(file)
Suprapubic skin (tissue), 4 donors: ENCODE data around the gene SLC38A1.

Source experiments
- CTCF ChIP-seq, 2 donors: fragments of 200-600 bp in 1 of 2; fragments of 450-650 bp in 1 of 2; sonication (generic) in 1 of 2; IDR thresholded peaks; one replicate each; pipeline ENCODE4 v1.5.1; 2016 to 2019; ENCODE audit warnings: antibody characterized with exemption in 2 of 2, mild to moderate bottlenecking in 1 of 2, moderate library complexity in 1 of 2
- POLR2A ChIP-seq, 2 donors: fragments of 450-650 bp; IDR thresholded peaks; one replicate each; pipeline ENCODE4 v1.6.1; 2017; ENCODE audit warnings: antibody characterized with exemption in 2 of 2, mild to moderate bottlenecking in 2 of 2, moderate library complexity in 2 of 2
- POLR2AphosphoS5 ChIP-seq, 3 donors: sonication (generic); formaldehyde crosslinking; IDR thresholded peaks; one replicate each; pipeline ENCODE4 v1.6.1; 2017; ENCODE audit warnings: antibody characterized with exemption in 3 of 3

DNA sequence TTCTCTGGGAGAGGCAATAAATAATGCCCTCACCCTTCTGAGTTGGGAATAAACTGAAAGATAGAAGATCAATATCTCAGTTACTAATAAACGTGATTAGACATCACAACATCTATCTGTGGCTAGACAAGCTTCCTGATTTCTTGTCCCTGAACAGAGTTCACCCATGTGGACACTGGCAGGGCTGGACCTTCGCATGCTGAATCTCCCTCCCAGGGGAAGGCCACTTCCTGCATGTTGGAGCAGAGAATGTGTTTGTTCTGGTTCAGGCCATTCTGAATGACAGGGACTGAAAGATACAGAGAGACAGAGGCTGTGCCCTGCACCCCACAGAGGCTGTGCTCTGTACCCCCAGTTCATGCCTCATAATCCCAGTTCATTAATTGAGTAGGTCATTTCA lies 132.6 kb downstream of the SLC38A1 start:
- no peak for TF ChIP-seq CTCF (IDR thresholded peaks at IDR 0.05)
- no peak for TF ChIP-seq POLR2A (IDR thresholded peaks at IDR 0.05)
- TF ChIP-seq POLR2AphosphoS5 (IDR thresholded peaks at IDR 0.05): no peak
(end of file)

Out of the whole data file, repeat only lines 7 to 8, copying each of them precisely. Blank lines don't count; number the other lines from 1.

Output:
- no peak for TF ChIP-seq CTCF (IDR thresholded peaks at IDR 0.05)
- no peak for TF ChIP-seq POLR2A (IDR thresholded peaks at IDR 0.05)